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American Pilot Shortage? U.S. Airlines Desperate for Pilots and Consider Cutting Training Requirements

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U.S. airlines facing a pilot shortage are considering measures that would make it easier to get pilots trained faster, including halving the number of flight hours needed to become a pilot.

“At least one lawmaker is said to be considering legislation that could raise the federally-mandated retirement age for airline pilots from 65 to 67 or higher to extend aviators’ time in the skies,” CNBC reported.

A regional airline proposed reducing flight-hour requirements before joining a U.S. carrier, and airlines are rethinking training programs to lower the barrier to entry. Earlier this year, Delta Air Lines joined other big carriers in dropping a four-year degree from its pilot hiring requirements.

Several U.S. airlines, including Frontier, are recruiting some pilots from Australia. American Airlines is selling bus tickets for some short routes.

But some airline executives warn the shortage could take years to solve.

“The pilot shortage for the industry is real, and most airlines are simply not going to be able to realize their capacity plans because there simply aren’t enough pilots, at least not for the next five-plus years,” United Airlines CEO Scott Kirby said on a quarterly earnings call in April.

Kirby estimated the regional airlines United works with currently have about 150 airplanes grounded because of the pilot shortage.

On May 13, Alaska Airlines CEO Ben Minicucci posted a YouTube video where he apologized for flight cancellations, saying “we had 63 fewer pilots than what we planned for when we built our scheduled,” which he said led to a “ripple effect.”

“By the time we caught this error, April and May schedules were bid on by our pilots and flight attendants, making it impossible to sufficiently adjust schedules to avoid cancellations,” he said in the video.

The Daily Wire added:

Delta made the announcement in January, saying it would increase pilot pay and offer large sign-on bonuses while at the same time eliminating the requirement that pilots have a four-year college degree, Insider reported at the time.

“While we feel as strongly as ever about the importance of education, there are highly qualified candidates – people who we would want to welcome to our Delta family – who have gained more than the equivalent of a college education through years of life and leadership experience,” Delta announced. “Making the four-year degree requirement preferred removes unintentional barriers to our Delta flight decks.”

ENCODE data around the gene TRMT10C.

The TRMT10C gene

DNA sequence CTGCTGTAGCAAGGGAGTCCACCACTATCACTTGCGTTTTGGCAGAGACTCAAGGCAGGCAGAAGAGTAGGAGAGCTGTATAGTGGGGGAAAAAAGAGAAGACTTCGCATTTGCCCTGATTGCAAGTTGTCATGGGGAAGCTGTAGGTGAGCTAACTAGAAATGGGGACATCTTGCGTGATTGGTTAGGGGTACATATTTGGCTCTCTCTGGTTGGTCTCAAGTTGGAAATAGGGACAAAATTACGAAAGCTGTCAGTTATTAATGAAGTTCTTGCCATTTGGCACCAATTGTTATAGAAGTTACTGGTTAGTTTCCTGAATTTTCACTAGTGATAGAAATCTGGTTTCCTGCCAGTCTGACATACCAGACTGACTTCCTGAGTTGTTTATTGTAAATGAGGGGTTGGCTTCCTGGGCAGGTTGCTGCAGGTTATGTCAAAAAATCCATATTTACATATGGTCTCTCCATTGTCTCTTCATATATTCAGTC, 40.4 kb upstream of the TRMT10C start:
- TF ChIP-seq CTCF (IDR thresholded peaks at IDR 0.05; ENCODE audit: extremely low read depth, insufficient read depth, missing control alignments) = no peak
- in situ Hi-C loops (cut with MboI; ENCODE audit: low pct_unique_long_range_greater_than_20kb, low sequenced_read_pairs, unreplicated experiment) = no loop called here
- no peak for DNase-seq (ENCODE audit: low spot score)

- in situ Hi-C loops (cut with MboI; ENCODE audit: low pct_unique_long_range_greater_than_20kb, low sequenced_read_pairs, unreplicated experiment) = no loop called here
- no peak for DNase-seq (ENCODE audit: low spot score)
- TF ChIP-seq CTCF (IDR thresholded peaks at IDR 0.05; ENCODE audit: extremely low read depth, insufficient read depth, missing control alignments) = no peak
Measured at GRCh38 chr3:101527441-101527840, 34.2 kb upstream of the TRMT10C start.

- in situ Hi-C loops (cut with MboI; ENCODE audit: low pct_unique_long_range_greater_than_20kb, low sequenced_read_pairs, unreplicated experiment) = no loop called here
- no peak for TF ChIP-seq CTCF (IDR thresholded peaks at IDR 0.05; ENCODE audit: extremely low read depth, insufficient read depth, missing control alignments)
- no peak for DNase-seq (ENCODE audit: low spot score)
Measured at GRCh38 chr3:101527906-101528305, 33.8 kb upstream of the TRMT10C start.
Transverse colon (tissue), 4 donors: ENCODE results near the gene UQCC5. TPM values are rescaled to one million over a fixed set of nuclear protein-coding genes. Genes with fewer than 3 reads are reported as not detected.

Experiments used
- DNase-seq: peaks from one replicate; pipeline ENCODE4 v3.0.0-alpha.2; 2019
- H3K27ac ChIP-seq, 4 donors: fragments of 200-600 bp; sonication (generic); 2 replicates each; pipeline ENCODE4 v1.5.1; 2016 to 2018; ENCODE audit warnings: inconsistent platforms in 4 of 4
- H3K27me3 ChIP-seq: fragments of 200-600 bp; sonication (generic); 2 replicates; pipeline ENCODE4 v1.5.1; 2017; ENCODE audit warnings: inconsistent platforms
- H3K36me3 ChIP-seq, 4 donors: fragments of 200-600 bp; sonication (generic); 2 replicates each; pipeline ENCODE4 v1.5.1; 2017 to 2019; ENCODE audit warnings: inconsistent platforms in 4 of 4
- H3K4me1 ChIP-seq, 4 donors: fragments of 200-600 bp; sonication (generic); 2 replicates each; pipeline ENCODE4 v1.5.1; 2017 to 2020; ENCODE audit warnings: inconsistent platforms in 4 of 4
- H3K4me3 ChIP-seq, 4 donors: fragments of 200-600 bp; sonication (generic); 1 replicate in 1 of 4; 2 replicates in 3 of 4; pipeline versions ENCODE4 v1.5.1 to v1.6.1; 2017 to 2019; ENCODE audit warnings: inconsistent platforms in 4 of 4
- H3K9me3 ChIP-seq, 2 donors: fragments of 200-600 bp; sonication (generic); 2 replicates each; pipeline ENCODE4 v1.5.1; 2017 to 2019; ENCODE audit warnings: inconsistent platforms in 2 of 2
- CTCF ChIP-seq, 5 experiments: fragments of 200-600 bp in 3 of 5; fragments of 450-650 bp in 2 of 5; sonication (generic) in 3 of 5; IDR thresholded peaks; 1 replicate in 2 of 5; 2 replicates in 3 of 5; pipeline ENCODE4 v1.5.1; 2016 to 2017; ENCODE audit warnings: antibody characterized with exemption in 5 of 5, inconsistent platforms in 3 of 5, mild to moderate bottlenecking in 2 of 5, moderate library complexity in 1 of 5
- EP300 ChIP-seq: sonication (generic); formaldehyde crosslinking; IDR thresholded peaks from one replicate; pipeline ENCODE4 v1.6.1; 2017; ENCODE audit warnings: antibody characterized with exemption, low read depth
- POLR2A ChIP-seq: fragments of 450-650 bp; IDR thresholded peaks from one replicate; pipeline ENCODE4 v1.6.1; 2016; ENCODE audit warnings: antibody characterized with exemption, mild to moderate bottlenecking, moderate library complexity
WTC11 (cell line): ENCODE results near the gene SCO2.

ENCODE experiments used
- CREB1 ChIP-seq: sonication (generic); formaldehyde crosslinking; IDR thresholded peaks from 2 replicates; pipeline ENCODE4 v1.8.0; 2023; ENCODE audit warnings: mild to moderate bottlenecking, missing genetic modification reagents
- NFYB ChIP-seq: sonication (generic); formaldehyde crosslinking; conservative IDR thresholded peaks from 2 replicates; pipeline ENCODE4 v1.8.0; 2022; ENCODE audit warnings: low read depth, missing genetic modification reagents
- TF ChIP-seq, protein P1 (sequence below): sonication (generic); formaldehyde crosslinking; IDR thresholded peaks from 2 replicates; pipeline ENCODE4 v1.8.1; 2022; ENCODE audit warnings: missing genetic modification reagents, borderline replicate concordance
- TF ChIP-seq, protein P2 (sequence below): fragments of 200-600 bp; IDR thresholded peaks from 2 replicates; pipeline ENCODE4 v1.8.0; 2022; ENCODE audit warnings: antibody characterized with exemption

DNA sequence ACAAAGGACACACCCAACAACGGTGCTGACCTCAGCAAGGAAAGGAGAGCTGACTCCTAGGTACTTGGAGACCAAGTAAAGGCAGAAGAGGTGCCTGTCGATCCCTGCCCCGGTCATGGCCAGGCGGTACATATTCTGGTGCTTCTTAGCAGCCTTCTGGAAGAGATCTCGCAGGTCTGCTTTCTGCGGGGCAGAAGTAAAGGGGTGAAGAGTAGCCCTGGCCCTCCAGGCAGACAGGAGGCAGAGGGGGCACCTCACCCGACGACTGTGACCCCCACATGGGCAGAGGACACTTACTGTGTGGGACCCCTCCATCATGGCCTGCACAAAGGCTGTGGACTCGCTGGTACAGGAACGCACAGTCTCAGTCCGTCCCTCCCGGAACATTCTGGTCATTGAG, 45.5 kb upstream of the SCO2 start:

Republic Airways, a regional carrier operating on behalf of Delta, American Airlines, and United Airlines, is making a similar move. The carrier asked the Federal Aviation Administration (FAA) in April for permission to hire pilots out of their training academy when they have reached 750 flight hours, half the number currently required.

The proposal has some detractors, for sure. Families of the victims who died in the Colgan Air 3407 crash in 2009 have pushed back on the suggestion. That crash, the last fatal U.S. passenger commercial airline crash, according to CNBC, resulted in the 1,500 flight hours requirement.

And it’s unclear whether the FAA would even approve Republic Airways’ proposal, telling CNBC in a statement that “While anyone can request an exemption, it does not mean it will be granted.

However, airline companies continue to ignore another glaring factor that surely contributed to this pilot shortage.

COVID-19 jab mandates.

In addition to firing pilots that refused the experimental shot, injuries from the coerced medical experiment have taken a hefty toll on the aviation industry.

An international coalition of aviation and medical professionals shed light on pilot COVID-19 jab injuries in a recent statement.

International Coalition of Thousands of Aviation & Medical Professionals Release Statement Concerning Pilot COVID-19 Jab Injuries

American Airlines pilot Bob Snow is one pilot who suffered a catastrophic adverse reaction after taking the experimental COVID-19 shot.

Vaccinated American Airlines Pilot Went Into Cardiac Arrest Six Minutes After Landing Commercial Flight With Nearly 200 Passengers (WATCH)

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